Several studies reported that ghrelin and its receptors were expressed in various brain areas, such as the hypothalamus [6,8,11]. The location of ghrelin and its receptors is indicative of their role in the modulation of pain systems [10]. Ghrelin has stimulating effects on neurons of the ventromedial ARC [9], which contains endogenous opioid-containing neurons [12]; indeed, ghrelin activates pro-opiomelanocortin (POMC) neurons [24] and then increases the release or synthesis of opioid peptides [13]. POMC-derived β-endorphin plays an important role in the descending antinociceptive pathway [18,23]. Studies have shown that ghrelin modulates inhibitory transmission in the spinal cord dorsal horn, stops cisplatin, and induces mechanical hyperalgesia and cachexia [8,11,21]. Moreover, ghrelin increases the levels of hypothalamic nitric oxide (NO) synthase [25]. Neuronal NO modulates the antinociceptive effect of endogenous opioids by activating μ-opioid receptors [24,26]; therefore, ghrelin probably enhances the antinociceptive effects of endogenous opioids via the NO pathway.
It has been shown that neurons containing β-EP are sent out from the ARC to the nucleus accumbens and lateral septum, and then extend to the PAG, dorsal raphe nucleus and locus coeruleus [12,27]. The PAG has an important role in the descending pain control pathway [2]. It was the first brain region explicitly demonstrated to activate an endogenous pain inhibitory system. Early studies showed that microinjection of opioids or electrical stimulation applied to this region elicited a powerful antinociceptive effect in animals and humans [28,29,30,31]. The brain-stem structures send descending impulses to the spinal cord and inhibit the transmission of nociception signals in this region [32]. The β-EP nerve terminals in the PAG probably indicate the involvement of the ARC/PAG endorphinergic pathway; hence, β-EP is the neurotransmitter involved in the nucleus accumbens-to-PAG pathway [33]. Previous studies have shown that the PAG and raphe nucleus are rich in opiocortin–ir [17] and also opioid receptors [34]. Fibers of the ARC project to the PAG and raphe nucleus [16]. There are neurons immunoreactive to substance p, neurotensin and encephalin in the ARC that end up in the PAG [16]. Microinjection of morphine into the nucleus accumbens was blocked by MENK antibodies or naloxone injection, indicating a descending pain modulatory pathway from the nucleus accumbens to the PAG and endogenous opioids. MENK, in particular, functioned as a neurotransmitter [13].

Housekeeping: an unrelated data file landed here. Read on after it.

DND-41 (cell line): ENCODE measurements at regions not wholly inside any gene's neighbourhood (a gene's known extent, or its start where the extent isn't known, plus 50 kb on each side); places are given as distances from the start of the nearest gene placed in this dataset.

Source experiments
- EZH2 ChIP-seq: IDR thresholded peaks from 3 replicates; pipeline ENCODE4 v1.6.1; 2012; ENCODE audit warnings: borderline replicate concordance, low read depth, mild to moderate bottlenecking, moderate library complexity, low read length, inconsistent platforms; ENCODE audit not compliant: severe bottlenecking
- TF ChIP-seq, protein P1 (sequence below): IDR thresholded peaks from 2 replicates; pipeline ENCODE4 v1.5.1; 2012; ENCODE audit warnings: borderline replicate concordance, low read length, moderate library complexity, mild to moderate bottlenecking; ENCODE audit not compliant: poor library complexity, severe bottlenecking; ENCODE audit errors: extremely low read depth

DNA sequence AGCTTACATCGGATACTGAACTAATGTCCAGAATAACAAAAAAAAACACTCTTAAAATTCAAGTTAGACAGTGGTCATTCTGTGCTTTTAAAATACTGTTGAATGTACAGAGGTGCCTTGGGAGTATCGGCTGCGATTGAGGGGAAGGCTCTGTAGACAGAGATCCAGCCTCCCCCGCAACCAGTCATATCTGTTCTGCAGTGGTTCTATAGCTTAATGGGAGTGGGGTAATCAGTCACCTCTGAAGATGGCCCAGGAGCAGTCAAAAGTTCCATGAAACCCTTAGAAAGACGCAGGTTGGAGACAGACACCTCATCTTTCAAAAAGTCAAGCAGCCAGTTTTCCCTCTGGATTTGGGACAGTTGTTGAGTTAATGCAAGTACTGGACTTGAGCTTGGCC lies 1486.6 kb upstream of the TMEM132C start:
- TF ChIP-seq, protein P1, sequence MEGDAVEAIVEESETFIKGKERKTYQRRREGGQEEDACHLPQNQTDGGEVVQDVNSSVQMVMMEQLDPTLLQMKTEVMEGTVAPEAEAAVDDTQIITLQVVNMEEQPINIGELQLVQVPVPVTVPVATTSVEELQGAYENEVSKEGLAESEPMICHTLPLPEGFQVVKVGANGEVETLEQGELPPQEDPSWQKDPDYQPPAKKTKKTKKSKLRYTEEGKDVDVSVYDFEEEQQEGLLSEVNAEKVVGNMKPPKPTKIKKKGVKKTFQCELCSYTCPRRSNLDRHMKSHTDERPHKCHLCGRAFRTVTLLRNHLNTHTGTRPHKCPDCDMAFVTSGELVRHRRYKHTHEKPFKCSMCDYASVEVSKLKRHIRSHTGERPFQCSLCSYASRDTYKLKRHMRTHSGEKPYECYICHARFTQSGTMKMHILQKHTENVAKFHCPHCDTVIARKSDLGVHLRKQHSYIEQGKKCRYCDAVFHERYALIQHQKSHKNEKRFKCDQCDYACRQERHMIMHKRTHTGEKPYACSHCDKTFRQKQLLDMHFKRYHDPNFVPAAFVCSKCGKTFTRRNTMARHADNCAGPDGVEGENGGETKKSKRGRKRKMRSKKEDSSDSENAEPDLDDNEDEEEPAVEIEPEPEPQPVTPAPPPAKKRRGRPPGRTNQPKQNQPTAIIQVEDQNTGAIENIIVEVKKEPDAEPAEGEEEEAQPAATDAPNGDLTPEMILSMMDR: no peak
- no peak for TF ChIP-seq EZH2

Azizzadeh et al. [23] demonstrated that intraperitoneal administration of high doses of ghrelin significantly reduced the nociceptive score in both the early and second phases of formalin pain. Kutlu et al. [35] showed that ICV administration of ghrelin could decrease the acute pain threshold in mice. We found that focal injection of ghrelin could decrease the nociceptive score; the effects were clear and long-lasting in both experimental conditions, although they appeared to be more evident after the ICV injection. Thus, although we cannot carry out a direct comparison between the two injection sites, also due to the different volumes injected, we suggest that the ARC nucleus is the key point in the analgesic action of ghrelin. In the present experiment, the results of the ARC injection strongly suggest an involvement of this specific area in the ghrelin-induced effects. Moreover, our microdialysis data demonstrated that ghrelin injection increased the concentrations of MENK and β-EP in the PAG during the formalin test. This suggests that the analgesic effects seen in the formalin test were mediated by ghrelin receptors and then the opioidergic pathways in the brain. Naloxone, the opioid receptor antagonist, decreased tail withdrawal latency and paw-licking latency and antagonized the effect of ghrelin; co-administration of ghrelin and [D-lys3]-GHRP-6 (ICV) antagonized the antinociceptive effects of ghrelin [36]. Other data confirm the interaction between ghrelin and the opioid system. For instance, the ghrelin receptor agonist GHRP-2 increased the latency in the tail withdrawal test through interaction with GHS-R1α and then opioid receptors, co-administration of [D-lys3]-GHRP-6 antagonized the antinociceptive effects of GHRP-2, and ICV injection of the opioid receptor antagonist naloxone reversed the antinociceptive effects of GHRP-2 [37,38].